Who's who

3 Houston innovators to know this week

These three innovators are ones to look out for. Courtesy photos

From venture capital funding to nap research, these Houston innovators are leading the way in their industries. This week's innovators to know are a finance expert, LGBT leader and productivity expert, and a Houston expat making big moves in real estate.

Remington Tonar, managing director at The Cannon Houston

Courtesy of Remington Tonar

A banker, a crowdfunding specialist, and a venture capital expert walk into a room. It might be the beginning of a joke, or it might just be how Remington Tonar and a few other panelists contributed to Houston Community College's Small Business Summit.

The panel discussed different avenues for funding startups have. Tonar represented the venture capital firms — a type of funding that's currently. changing.

"There's a new phenomenon in venture where a lot of early stage investors and angel investors are looking at social impact investing," Tonar says. "They want to invest in women- or minority-owned businesses or companies that have a sustainability or social impact component to them. For those investors, the return demands are much more flexible." Read the full story here.

Khaliah Guillory, founder of Nap Bar

Courtesy of Khaliah Guillory

Khaliah Guillory needed a place to nap one day when commuting with her wife into the city from their home in Richmond, Texas. She usually resorted to a quick car nap to get her back to 100 percent, but it was weird to do that with someone else in the car. So, she created it, and Nap Bar was born.

Guillory, who also specializes in diversity and inclusion with her consulting company, KOG & Company, serves on the city's LGBT Advisory Board. She's the third installment of InnovationMap's Innovating Pride feature. Read the full interview here.

Jonathan Wasserstrum, founder and CEO of SquareFoot

Courtesy of SquareFoot

Houston native Jonathan Wasserstrum started a company and took it to New York City. He now has over 10 years of real estate experience and still runs that company — SquareFoot. But even he remembers the days of startup life that consisted of never knowing where your office might be in a year or even in a few months.

Wasserstrum wrote a guest article for InnovationMap about the things to consider before you take the leap and move to a coworking space. Click here to read the guest column.

Trending News

Building Houston

 
 

Adrianne Stone has joined Capital Factory's Houston operations as the company prioritizes digital startup interaction. Photo courtesy of Capital Factory

For years, Capital Factory has existed to promote innovation and grow startups across Texas and has expanded from its headquarters in Austin to Dallas, Houston, and beyond. In light of COVID-19, the organization has pivoted to make sure it can work with startups remotely and online.

"I think Capital Factory has successfully embraced virtual first," says Bryan Chambers, vice president of the accelerator and fund at Capital Factory. "I think it's gone well and it feels like we're just hitting our stride."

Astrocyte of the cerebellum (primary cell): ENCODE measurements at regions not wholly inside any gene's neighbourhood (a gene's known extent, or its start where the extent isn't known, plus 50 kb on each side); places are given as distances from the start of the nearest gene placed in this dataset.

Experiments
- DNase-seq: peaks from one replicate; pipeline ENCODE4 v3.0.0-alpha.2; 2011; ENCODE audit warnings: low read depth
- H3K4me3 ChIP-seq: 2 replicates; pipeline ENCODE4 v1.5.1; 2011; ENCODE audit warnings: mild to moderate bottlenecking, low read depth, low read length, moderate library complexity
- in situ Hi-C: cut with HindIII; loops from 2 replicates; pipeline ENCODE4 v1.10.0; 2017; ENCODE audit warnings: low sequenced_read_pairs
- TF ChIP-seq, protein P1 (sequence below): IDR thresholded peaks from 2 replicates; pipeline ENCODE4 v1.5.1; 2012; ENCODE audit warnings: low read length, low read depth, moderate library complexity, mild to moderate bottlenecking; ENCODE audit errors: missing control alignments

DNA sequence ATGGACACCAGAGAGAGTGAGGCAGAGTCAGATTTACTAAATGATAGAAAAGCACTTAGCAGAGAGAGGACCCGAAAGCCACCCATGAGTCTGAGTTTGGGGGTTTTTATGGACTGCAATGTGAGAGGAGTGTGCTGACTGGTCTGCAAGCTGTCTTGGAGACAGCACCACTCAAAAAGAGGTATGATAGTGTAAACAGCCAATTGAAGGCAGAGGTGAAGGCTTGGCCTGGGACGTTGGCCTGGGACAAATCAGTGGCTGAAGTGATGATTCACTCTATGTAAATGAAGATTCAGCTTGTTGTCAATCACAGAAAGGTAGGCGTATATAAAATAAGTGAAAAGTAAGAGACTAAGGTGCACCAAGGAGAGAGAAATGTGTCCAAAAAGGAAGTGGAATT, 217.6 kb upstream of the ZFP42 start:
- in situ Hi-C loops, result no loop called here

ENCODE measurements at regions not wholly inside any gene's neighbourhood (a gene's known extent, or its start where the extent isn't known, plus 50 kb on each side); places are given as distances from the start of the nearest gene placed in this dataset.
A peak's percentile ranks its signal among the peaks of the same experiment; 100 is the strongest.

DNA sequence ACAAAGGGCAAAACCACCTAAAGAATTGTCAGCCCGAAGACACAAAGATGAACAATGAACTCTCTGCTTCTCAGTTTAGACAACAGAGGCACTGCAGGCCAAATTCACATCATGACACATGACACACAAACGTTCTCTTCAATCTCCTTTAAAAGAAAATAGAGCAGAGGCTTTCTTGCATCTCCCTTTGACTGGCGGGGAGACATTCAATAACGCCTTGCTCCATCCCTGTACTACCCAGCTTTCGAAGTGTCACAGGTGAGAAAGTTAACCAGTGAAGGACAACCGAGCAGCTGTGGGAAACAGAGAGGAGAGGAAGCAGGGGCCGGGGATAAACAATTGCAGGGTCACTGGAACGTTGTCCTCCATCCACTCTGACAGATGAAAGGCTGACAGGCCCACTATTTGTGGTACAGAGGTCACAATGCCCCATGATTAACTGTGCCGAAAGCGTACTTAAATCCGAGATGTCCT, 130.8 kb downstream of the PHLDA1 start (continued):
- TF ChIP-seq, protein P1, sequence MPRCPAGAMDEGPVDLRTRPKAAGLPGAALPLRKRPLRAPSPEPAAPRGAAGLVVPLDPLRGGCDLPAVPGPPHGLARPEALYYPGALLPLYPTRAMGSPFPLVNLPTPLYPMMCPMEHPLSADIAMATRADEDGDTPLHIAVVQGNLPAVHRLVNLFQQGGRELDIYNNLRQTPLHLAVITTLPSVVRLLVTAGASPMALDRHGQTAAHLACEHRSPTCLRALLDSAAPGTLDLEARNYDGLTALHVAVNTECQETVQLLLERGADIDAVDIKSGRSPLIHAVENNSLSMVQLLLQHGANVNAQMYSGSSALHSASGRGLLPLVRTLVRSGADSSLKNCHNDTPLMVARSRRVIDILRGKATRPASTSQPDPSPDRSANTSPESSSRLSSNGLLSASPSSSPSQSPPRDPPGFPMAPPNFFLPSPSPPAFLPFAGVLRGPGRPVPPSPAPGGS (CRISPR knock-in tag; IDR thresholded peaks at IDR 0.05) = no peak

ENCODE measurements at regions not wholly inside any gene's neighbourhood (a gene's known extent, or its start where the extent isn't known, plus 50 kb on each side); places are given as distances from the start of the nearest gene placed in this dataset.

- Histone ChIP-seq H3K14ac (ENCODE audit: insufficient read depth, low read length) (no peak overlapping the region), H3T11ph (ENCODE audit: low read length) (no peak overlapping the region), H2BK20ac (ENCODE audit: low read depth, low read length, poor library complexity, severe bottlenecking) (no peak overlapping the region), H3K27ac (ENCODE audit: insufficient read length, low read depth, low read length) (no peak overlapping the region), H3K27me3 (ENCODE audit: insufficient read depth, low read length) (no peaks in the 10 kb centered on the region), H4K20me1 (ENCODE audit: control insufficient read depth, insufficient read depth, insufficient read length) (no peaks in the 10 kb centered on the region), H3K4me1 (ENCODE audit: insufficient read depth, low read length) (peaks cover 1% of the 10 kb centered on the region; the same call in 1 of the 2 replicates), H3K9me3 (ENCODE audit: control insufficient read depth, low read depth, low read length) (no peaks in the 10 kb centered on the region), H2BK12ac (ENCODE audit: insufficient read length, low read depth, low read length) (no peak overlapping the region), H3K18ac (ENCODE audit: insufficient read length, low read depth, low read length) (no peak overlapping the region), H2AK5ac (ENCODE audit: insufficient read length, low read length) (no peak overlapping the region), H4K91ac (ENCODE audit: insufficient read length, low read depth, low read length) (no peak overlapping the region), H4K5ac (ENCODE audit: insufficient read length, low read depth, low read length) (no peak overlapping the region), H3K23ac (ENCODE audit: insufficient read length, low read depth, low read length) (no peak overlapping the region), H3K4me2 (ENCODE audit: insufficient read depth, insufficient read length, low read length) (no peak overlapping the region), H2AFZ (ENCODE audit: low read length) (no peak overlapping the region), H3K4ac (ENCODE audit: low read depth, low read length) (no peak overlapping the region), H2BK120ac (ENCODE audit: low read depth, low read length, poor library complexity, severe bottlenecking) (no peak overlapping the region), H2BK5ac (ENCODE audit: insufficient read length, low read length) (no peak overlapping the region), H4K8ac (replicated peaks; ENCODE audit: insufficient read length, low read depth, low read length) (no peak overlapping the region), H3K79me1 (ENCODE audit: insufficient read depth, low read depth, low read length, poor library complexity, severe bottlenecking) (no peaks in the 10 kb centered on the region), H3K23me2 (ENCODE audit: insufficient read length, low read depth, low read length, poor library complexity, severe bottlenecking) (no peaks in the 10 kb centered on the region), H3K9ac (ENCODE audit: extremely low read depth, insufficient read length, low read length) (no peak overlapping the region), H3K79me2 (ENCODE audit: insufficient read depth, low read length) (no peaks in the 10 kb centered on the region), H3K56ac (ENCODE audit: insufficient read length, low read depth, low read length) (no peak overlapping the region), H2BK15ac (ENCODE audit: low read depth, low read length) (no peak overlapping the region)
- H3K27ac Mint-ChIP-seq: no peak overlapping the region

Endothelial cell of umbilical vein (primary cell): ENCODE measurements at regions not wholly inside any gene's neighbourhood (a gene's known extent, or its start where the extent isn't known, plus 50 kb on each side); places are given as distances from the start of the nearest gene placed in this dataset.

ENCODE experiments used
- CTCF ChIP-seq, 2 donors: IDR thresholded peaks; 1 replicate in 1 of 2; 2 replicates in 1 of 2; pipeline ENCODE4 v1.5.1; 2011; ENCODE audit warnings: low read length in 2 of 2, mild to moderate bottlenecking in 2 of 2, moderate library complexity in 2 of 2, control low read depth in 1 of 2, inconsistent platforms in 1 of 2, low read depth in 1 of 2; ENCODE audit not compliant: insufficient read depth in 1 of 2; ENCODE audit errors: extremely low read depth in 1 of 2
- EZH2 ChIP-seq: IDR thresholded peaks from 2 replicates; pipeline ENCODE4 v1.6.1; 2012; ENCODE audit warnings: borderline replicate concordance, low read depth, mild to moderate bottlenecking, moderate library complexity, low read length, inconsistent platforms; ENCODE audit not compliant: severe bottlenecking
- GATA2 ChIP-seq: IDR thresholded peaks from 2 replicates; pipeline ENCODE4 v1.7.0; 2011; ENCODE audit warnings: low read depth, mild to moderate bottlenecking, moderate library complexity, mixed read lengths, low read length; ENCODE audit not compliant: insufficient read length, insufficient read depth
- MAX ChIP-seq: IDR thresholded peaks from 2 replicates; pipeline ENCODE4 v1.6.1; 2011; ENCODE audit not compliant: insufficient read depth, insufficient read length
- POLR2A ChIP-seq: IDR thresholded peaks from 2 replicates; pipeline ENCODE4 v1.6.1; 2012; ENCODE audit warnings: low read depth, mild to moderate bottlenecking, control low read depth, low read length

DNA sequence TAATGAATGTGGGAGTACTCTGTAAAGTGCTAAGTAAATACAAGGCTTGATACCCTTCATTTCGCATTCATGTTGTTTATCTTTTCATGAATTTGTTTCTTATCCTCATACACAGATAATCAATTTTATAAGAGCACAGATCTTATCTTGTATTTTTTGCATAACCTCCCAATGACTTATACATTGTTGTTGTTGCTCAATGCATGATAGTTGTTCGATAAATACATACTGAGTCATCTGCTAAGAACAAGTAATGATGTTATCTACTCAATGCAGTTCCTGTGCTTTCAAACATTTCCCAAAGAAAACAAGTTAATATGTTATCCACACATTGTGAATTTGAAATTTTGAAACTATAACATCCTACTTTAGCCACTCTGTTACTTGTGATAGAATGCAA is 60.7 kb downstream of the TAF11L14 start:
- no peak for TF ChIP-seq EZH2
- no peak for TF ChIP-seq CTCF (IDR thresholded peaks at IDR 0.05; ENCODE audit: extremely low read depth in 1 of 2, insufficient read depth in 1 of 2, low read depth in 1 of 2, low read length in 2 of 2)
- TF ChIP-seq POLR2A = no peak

Chambers admits that the onset of the coronavirus had a great effect on Capital Factory — SXSW being canceled did its damage on the organization, which has a huge presence every year. However, cross-state startup collaboration is the driving force behind Capital Factory's Texas Manifesto.

"We're one big state, and we're one big startup ecosystem," Chambers says. "The resources across Dallas, Houston, Austin, North Texas, and San Antonio are available for everybody. Candidly, COVID aligns with that. There's no better time — COVID is erasing the boundaries in a virtual world."

In addition to navigating the transition to virtual operations, Capital Factory has also introduced its newest Houston staff member, as Adrianne Stone has started this week as venture associate for the organization. Stone received her Ph.D in Translational Biology and Molecular Medicine from Baylor College of Medicine before heading out to the West Coast and working at 23andme. She brings both her experience with health tech and Silicon Valley to her position.

"The mindset in Silicon Valley is different from how it is here in Texas — in good ways and bad ways. It was interesting to be exposed to a very potent startup vibe," Stone tells InnovationMap. "I'm looking forward to being able to meet all the cool companies, founders, and investors we have here in the Houston area."

Stone replaces Brittany Barreto, who helped in coordinating her replacement and is staying on part-time for the rest of August to help with training and immersion into the ecosystem. Barreto, who is one of the founders of the recently launched startup masterclass Founder's Compass, has also introduced a new brand called Femtech Focus, that includes a podcast where she talks to innovators in the women's health and wellness space.

"I'm ready to get back into the founder's saddle," Barreto says, adding that there's more to come for Femtech Focus.

Throughout her tenure, Barreto has overseen Capital Factory's Houston portfolio companies — both identifying potential investment opportunities and connecting startups to resources and mentors. She passes the torch to her former BCM classmate, and says she's excited to do so to a fellow Ph.D.

"The last year and a half, I've working really hard on laying this foundation. I don't want all that hard work to go away, so I cared a lot about who was going to take my position," she says. "I wanted to make sure that all my founders had someone who cared about them as much as I do."

Trending News